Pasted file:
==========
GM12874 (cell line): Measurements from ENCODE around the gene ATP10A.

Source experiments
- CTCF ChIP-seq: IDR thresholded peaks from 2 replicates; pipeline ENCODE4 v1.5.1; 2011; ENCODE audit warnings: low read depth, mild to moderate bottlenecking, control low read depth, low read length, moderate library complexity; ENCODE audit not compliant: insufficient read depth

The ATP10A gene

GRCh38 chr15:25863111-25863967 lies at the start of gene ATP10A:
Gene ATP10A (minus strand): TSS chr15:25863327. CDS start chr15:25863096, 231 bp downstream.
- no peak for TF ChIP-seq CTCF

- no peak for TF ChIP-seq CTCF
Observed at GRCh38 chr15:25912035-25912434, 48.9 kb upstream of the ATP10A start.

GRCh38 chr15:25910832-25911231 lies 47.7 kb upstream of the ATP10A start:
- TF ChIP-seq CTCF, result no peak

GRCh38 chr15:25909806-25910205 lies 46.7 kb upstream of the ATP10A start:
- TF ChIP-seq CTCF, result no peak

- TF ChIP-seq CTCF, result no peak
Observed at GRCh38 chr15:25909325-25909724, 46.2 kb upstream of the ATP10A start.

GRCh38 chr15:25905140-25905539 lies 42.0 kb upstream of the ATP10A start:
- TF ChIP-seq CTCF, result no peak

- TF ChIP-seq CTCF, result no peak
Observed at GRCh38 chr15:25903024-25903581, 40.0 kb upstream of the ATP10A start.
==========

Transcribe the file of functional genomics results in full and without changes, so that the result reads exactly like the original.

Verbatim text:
GM12874 (cell line): Measurements from ENCODE around the gene ATP10A.

Source experiments
- CTCF ChIP-seq: IDR thresholded peaks from 2 replicates; pipeline ENCODE4 v1.5.1; 2011; ENCODE audit warnings: low read depth, mild to moderate bottlenecking, control low read depth, low read length, moderate library complexity; ENCODE audit not compliant: insufficient read depth

The ATP10A gene

GRCh38 chr15:25863111-25863967 lies at the start of gene ATP10A:
Gene ATP10A (minus strand): TSS chr15:25863327. CDS start chr15:25863096, 231 bp downstream.
- no peak for TF ChIP-seq CTCF

- no peak for TF ChIP-seq CTCF
Observed at GRCh38 chr15:25912035-25912434, 48.9 kb upstream of the ATP10A start.

GRCh38 chr15:25910832-25911231 lies 47.7 kb upstream of the ATP10A start:
- TF ChIP-seq CTCF, result no peak

GRCh38 chr15:25909806-25910205 lies 46.7 kb upstream of the ATP10A start:
- TF ChIP-seq CTCF, result no peak

- TF ChIP-seq CTCF, result no peak
Observed at GRCh38 chr15:25909325-25909724, 46.2 kb upstream of the ATP10A start.

GRCh38 chr15:25905140-25905539 lies 42.0 kb upstream of the ATP10A start:
- TF ChIP-seq CTCF, result no peak

- TF ChIP-seq CTCF, result no peak
Observed at GRCh38 chr15:25903024-25903581, 40.0 kb upstream of the ATP10A start.